Archivist’s Angle: Life in the Old University Building
January 15, 2016
By Celeste Brewer (GSAS ’16)
NYU’s first permanent home, the University Building (located on the northeast corner of Washington Square between Waverly and Washington Places), was the first building constructed specifically for the University, and was designed in a Gothic Revival style inspired by medieval English collegiate buildings. The Building was dedicated in 1837 with great fanfare, and demolished in 1894 with much regret. What was it like to live, work, and study in the University Building? Perhaps no one knew better than the Building’s janitors J. R. Halliday and Henry Mathews.
The janitor managed the day-to-day operations that kept life in the University Building running smoothly. His work was much like that of modern building superintendents. He advertised vacancies, collected rent from tenants, and maintained order in the building. He also operated the University’s version of a school bell, banging on a gong with a mallet to signal the break between classes. His most important, and perhaps most overlooked, role was to manage the disparate groups who made up the University Building’s community.
The University Building community included students; professors; and local residents who turned unused rooms into artists’ studios, offices, and bachelors’ apartments. Notable residents include the inventor Samuel Colt, the artist Winslow Homer, and New York World editor-in-chief William Henry Hurlbert. By the middle of the nineteenth century, the University Building had developed a reputation as a place where those who were intellectually inclined could live and work as they pleased. Professors Samuel F. B. Morse and John W. Draper set up a daguerreotype studio on the roof. The New-York Historical Society rented rooms on the second floor. The basement was used for storage—and, according to a clipping from the 1836 New York Herald, a grog shop.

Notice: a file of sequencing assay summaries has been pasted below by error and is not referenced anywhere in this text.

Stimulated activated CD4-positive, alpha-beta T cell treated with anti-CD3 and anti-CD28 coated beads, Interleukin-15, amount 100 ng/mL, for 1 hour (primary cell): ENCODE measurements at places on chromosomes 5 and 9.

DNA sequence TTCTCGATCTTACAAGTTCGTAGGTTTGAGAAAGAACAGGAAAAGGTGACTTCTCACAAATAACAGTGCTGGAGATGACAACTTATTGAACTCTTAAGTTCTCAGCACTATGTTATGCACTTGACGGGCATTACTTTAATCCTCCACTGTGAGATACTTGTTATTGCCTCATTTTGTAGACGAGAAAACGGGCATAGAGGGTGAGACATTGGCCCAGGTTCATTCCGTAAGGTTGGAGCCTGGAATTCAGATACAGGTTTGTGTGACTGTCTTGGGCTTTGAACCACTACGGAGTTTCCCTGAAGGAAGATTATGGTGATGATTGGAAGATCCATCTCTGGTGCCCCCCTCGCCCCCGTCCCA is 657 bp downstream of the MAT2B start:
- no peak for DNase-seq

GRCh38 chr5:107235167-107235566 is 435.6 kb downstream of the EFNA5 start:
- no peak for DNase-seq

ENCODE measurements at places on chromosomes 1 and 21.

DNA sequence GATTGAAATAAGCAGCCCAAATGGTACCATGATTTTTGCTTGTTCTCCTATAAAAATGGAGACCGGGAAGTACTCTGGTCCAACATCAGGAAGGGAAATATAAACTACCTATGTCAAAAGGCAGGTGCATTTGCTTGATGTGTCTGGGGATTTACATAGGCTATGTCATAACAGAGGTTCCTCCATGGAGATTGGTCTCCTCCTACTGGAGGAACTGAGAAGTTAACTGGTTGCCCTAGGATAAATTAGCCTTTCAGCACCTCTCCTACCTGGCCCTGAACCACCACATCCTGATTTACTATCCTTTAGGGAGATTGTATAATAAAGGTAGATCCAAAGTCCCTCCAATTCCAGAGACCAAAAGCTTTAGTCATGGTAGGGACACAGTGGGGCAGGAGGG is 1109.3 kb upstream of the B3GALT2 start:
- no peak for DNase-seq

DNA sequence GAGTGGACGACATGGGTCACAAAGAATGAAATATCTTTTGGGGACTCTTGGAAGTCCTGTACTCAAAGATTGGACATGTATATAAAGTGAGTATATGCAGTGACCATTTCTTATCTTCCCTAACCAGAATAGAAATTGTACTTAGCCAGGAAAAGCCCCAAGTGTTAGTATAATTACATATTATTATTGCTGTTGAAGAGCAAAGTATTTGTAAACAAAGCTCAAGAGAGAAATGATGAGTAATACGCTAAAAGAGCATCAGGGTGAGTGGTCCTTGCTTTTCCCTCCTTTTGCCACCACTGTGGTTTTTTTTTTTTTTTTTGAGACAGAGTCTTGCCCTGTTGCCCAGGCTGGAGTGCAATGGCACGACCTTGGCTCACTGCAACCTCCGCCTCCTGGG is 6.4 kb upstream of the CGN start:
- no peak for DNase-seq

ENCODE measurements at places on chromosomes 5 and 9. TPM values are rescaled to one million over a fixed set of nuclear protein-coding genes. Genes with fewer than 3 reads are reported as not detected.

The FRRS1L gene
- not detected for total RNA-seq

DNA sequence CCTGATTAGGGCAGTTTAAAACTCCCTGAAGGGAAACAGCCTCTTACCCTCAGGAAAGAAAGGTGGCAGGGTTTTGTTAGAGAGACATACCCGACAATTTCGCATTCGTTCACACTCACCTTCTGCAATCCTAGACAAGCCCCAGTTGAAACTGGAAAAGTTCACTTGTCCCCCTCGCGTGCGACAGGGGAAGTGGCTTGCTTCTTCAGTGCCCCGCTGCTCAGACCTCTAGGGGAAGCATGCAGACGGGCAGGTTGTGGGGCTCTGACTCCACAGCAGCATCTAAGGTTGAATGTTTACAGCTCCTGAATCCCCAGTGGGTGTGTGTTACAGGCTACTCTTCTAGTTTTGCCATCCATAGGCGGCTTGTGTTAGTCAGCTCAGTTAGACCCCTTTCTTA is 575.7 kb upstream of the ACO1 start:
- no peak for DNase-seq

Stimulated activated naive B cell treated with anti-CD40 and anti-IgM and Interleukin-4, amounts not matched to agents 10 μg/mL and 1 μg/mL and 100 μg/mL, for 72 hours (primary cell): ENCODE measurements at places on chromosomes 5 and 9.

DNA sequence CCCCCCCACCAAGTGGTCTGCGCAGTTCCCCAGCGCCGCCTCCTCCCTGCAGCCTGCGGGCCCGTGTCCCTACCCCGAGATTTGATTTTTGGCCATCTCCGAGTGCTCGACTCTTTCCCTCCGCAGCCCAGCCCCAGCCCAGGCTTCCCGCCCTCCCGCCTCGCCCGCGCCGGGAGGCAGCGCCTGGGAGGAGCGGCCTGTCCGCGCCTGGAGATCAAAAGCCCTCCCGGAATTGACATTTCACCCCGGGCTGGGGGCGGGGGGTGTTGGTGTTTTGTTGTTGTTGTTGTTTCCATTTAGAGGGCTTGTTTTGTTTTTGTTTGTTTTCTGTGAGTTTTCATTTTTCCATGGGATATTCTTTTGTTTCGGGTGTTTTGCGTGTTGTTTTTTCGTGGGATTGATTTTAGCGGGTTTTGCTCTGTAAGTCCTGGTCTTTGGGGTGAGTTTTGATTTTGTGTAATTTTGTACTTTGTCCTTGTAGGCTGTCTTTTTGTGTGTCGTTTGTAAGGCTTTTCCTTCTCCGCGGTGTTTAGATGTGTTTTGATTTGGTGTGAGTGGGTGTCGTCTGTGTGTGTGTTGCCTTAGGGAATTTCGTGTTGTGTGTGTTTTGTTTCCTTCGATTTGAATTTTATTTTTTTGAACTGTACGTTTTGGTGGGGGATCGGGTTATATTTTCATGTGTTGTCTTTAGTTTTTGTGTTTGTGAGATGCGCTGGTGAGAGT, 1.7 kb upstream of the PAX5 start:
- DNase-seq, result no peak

Though the University Building may have been beautiful, it seems it was not always a comfortable place to be, even by nineteenth century standards. Complaints about conditions there are a consistent theme in writings about the Building. Like the medieval buildings which inspired it, the University Building was cold and drafty, with dimly lit hallways and a perpetually leaky roof.
In April 1835, Morse sent a letter to the University Council complaining about the state of his rooms in the University Building. “Ever since I have rented these rooms the walls of all of them, including the room also occupied by me as a professor, have been more or less wet, which wetness has been renewed every time it has rained, and every time it has thawed with snow on the roof.” February was especially bad: “The four rooms were perfect shower baths.”
Twenty years later, janitor J. R. Halliday also mentioned the roof in his own breathless missive to the University Council. The roofs, he said, were “a source of continual annoyance and expenditure and will continue so as long as they remain in their present situation, as it is impossible to keep a tin roof tight so long as the snow has to be removed from them in the winter.”
Halliday’s successor, Henry Mathews, lived in the University Building with his family. He enjoyed making extemporaneous political speeches in favor of the Republican Party and protectionist economic policy, a trait which earned him the nickname the “the Irish Orator.” He may not have been invited to lecture in the Large Chapel, but he was a fixture of Greenwich Village political rallies, and was certainly not shy about sharing his views with NYU students. Though he might lecture students with Democratic political leanings, Mathews was very fond of the undergraduates. He hosted a reception each year for the graduating class, in which he gave speeches toasting the class’s achievements, and received gifts from the students in return.
Though unconventional, life in the University Building managed to accommodate both the exuberance of teenage undergraduates and the reserve of more reclusive artist residents. Perhaps the Building was simply in the right place at the right time—the historical period in which Greenwich Village bohemianism and Washington Square high society intersected. However, some credit should certainly go to the janitors, who held both the Building and its community together.